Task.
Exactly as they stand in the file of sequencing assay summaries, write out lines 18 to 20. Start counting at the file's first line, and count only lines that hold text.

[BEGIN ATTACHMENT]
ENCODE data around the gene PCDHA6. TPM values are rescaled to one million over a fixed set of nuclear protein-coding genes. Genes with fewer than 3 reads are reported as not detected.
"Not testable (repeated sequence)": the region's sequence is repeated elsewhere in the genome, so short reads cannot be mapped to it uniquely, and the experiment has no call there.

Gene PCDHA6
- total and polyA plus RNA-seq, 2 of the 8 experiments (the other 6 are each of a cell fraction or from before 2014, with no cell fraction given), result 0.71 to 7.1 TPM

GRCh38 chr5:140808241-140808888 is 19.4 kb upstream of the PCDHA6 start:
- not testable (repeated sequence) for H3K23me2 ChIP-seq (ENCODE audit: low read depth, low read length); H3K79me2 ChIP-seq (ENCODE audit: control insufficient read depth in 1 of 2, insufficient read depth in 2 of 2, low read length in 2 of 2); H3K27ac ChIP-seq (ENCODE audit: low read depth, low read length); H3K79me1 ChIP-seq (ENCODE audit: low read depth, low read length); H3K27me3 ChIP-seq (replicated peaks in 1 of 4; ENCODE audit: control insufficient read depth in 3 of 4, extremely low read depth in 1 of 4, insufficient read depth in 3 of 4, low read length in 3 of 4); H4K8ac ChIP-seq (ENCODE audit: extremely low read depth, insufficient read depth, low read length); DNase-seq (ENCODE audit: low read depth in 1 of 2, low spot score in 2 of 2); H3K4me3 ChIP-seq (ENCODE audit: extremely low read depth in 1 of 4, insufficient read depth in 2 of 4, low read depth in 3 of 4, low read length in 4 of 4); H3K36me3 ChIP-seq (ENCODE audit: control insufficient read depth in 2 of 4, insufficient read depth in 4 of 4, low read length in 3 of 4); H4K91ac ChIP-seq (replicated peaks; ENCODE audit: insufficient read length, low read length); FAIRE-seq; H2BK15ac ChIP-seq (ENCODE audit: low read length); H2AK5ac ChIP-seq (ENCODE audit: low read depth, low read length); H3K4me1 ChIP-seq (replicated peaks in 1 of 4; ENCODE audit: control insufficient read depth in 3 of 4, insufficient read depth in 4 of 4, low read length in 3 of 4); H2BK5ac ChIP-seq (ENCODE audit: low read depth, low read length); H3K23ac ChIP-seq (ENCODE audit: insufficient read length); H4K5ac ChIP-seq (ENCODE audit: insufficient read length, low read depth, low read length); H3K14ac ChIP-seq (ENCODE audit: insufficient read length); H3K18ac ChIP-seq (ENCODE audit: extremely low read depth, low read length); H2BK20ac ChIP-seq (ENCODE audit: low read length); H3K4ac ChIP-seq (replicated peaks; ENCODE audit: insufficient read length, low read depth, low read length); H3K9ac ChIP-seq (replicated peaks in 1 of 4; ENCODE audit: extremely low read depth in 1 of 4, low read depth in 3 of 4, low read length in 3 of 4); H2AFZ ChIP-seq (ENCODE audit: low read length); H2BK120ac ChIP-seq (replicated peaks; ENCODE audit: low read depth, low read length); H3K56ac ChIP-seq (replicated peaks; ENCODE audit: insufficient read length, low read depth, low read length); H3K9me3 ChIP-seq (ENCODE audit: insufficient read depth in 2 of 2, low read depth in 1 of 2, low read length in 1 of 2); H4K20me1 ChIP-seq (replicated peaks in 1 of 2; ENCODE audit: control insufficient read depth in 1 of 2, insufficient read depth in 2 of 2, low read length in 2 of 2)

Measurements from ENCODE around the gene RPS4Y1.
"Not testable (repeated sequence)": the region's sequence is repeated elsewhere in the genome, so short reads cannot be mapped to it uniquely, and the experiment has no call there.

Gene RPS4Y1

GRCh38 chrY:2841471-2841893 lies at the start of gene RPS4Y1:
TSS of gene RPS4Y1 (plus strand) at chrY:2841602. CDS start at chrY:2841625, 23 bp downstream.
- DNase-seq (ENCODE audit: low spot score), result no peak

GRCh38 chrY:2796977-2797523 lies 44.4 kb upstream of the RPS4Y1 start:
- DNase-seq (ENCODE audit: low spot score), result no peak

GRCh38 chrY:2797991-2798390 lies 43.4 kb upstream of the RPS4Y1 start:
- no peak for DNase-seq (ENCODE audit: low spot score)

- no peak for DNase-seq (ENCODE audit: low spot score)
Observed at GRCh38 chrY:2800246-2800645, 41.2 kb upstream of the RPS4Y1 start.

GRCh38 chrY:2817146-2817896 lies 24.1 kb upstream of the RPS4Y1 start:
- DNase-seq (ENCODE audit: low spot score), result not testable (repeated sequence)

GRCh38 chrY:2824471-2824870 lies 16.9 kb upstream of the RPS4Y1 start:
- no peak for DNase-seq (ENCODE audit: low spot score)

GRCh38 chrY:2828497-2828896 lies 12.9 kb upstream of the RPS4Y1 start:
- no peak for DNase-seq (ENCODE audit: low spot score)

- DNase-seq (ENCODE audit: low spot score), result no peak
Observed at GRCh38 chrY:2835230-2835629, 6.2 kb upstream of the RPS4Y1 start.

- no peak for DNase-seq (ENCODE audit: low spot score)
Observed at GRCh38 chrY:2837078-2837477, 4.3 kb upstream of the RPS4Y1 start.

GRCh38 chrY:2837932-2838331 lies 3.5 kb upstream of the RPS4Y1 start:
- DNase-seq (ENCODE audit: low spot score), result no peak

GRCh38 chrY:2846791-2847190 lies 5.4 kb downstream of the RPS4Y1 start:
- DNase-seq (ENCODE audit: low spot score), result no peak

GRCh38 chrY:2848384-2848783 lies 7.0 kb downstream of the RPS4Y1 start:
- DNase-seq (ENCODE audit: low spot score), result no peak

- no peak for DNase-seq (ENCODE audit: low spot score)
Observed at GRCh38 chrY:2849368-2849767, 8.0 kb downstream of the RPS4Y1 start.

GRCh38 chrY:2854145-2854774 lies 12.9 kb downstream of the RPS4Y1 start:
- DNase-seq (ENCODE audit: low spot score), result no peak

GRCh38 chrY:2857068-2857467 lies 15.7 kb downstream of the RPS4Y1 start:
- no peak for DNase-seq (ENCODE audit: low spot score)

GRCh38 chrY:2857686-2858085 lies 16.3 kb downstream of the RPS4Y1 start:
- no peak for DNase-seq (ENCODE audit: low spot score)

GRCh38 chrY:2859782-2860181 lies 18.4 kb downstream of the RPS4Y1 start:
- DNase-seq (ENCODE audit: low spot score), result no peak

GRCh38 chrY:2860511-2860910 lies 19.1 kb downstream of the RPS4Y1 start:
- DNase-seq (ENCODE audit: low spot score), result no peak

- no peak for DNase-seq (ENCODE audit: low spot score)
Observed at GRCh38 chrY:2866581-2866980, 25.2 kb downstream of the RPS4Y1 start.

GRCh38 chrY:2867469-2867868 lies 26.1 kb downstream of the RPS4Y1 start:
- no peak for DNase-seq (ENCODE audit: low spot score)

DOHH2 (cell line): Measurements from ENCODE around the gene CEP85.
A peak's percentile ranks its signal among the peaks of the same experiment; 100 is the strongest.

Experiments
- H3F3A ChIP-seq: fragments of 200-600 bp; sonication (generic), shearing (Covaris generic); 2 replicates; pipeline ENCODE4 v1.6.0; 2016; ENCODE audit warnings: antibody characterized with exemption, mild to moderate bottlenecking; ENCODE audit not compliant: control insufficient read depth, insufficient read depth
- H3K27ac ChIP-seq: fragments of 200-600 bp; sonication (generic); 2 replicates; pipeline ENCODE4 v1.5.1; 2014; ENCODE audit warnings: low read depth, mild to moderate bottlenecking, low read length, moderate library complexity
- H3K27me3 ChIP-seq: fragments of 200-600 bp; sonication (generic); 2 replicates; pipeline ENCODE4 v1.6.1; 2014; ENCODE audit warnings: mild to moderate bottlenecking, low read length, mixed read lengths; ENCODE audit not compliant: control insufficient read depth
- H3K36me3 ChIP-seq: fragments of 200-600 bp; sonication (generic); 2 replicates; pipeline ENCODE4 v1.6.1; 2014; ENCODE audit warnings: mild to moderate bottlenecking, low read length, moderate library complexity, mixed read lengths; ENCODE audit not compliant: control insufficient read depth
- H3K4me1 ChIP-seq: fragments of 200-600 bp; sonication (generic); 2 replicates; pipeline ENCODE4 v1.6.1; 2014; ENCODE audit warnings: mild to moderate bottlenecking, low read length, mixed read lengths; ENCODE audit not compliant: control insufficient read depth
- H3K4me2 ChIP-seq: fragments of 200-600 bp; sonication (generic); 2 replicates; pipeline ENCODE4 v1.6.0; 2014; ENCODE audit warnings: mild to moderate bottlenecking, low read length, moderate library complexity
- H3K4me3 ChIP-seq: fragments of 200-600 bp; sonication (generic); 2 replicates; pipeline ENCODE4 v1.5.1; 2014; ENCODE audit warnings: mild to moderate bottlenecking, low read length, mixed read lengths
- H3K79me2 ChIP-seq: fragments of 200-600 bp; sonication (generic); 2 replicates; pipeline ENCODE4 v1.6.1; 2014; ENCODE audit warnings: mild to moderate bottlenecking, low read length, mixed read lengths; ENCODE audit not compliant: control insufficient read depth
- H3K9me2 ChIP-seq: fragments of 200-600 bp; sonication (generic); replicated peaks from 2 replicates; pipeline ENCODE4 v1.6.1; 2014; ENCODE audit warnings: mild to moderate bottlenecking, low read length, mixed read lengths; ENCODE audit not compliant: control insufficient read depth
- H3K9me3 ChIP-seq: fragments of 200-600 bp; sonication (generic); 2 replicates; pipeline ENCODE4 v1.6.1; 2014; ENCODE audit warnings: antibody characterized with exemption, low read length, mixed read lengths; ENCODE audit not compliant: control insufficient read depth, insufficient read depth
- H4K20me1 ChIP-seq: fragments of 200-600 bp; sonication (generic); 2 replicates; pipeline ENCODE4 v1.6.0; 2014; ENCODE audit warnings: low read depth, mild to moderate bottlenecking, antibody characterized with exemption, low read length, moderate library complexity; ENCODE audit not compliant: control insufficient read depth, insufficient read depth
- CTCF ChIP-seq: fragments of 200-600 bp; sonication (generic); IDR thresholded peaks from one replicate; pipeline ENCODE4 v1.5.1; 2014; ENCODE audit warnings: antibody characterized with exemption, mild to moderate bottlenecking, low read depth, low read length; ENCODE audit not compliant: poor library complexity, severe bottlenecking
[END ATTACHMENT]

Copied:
Observed at GRCh38 chrY:2800246-2800645, 41.2 kb upstream of the RPS4Y1 start.

GRCh38 chrY:2817146-2817896 lies 24.1 kb upstream of the RPS4Y1 start:
- DNase-seq (ENCODE audit: low spot score), result not testable (repeated sequence)